The state of Georgia will execute convicted cop-killer Troy Davis on Wednesday evening, following the rejection of a last-minute appeal by Davis’ attorneys.

The state Pardons and Paroles Board said in a statement it will allow the execution to occur.

Davis was tried and convicted for the 1989 murder of Mark MacPhail, a police officer in Savannah, Ga.

Justice was finally served for my father, Mark MacPhail Jr. told the Associated Press. The truth was finally heard.

However, while critics and proponents of the death penalty will likely never see common ground, executions of condemned prisoners in the United States have dramatically declined over the past decade or so.

According to the Death Penalty Information Center (DPIC), since 1976 (when the U.S. Supreme Court reinstated the death penalty), a total of 1276 prisoners have been executed in the U.S. (not including Davis). After reaching a one-year peak of 98 executions in 1999; the annual number of state-sanctioned killings has been steadily dropping to 46 in 2010 and 33 so far this year.

Also, of those 1276 executions, 474 (about 37 percent) have been carried out in Texas.

Interestingly, executions were quite rare for the first six years after 1976 – a maximum of two inmates were killed in any one of those years.

Similarly, the number of death sentence convictions have also fallen dramatically over the past fifteen years or so.

According to Bureau of Justice Statistics, such convictions have declined from 313 in 1994 to an estimated 112 last year.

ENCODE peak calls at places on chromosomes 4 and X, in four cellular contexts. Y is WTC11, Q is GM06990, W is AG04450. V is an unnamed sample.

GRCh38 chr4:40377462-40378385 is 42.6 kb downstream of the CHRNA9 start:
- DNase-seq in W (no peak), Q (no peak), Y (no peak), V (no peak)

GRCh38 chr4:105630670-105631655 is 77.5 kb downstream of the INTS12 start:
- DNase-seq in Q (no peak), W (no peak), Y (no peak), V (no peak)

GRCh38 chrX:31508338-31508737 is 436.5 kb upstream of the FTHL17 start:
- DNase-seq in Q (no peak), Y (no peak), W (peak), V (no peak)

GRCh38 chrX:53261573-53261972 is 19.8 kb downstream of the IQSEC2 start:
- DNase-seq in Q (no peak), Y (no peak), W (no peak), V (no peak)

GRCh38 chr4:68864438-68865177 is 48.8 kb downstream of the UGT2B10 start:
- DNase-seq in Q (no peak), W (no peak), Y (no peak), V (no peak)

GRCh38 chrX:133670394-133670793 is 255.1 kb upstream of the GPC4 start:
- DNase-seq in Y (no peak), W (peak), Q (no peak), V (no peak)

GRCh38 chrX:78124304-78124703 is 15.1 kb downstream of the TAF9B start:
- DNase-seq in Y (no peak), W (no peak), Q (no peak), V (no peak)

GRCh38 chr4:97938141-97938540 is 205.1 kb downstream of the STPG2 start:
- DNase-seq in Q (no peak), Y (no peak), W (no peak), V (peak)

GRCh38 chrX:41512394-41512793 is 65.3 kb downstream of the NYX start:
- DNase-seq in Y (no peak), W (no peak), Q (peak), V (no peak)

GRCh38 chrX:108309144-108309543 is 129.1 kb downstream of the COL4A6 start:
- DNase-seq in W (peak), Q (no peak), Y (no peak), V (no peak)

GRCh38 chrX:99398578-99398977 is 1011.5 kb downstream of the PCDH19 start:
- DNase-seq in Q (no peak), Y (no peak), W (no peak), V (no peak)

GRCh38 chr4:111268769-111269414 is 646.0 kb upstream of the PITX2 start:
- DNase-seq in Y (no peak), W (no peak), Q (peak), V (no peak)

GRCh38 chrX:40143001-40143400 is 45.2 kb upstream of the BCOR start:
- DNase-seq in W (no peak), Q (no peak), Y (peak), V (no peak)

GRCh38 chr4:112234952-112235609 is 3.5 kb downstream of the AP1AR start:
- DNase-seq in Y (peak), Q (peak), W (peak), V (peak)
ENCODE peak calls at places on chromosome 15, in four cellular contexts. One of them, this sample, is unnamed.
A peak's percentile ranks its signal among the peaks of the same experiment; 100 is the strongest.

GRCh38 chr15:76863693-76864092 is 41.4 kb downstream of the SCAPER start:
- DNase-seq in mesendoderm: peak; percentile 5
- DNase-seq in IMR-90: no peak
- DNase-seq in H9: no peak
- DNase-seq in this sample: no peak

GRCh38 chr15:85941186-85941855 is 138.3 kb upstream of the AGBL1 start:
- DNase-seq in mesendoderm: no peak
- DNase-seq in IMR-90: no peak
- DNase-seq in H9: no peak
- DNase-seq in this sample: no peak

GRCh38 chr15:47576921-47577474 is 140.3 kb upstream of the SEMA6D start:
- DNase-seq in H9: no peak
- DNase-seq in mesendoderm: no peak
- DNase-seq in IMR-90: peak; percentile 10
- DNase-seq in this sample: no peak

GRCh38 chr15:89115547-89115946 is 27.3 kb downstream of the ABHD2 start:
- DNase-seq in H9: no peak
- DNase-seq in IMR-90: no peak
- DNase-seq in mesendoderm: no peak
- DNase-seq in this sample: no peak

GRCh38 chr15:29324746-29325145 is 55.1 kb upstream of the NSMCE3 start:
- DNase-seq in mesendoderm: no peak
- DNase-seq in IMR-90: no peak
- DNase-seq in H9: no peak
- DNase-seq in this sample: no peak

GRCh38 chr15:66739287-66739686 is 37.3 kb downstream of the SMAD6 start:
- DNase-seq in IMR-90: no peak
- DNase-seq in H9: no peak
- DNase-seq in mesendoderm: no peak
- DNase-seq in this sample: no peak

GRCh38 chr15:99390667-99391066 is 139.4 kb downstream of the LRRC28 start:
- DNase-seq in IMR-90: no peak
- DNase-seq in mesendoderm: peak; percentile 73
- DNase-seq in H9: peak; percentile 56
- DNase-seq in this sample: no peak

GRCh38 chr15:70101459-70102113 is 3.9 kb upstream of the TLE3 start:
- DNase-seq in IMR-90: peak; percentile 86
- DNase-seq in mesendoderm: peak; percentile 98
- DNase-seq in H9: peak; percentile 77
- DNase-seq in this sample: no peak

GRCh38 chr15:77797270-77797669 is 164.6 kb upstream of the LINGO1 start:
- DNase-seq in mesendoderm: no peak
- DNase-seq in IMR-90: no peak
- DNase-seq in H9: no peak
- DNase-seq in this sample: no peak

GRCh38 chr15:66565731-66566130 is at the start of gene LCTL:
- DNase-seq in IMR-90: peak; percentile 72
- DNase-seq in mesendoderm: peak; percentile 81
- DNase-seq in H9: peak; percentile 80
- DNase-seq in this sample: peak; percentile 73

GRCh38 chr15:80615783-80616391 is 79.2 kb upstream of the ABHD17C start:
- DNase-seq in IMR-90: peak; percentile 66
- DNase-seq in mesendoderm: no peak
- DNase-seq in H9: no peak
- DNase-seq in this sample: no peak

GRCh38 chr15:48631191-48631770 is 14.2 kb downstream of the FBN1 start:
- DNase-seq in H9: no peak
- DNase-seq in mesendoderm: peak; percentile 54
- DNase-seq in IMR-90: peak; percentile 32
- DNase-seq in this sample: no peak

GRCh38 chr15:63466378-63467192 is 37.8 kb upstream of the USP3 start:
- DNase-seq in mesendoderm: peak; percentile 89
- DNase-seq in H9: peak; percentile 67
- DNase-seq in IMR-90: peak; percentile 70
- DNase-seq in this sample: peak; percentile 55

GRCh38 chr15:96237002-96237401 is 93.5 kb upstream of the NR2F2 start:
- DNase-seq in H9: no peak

However, DPIC highlights the racial disparities in the implementation of the ultimate punishment. Since 1976, 35 percent of executed prisoners have been black, versus 56 percent being white.

“Over 75 percent of the murder victims in cases resulting in an execution were white, even though nationally only 50 percent of murder victims generally are white,” DPIC said.

(It should be noted that Troy Davis is black and his victim was white).

The DPIC also noted that 98 percent of the chief district attorneys in death penalty states are white; only 1 percent are black. A comprehensive study of the death penalty in North Carolina found that the odds of receiving a death sentence rose by 3.5 times among those defendants whose victims were white. In addition, a study in California found that those who killed whites were over three times more likely to be sentenced to death than those who killed blacks and over four times more likely than those who killed Latinos.”

Thirty-four states in the U.S. currently have the death penalty, including California, Texas and Florida. The only non-Southern state not to have capital punishment in West Virginia.

As of Jan. 1, 2011, a total of 3,251 prisoners are languishing on death row in the U.S. – more than one-third of them (1440) in California, Florida and Texas.

Moreover, although men account for the overwhelming majority of death penalty convicts (98.1 percent as of April 1, 2010, according to the NAACP Legal Defense Fund), twelve women have been executed in the U.S. since 1976.

Another interesting facet of the death penalty saga has to do with death row prisoners who are exonerated and released.

DPIC indicated that since 1973, more than 130 inmates have been exonerated on the basis of new evidence proving their innocence. More than forty of these unique scenarios have occurred in Florida and Illinois alone.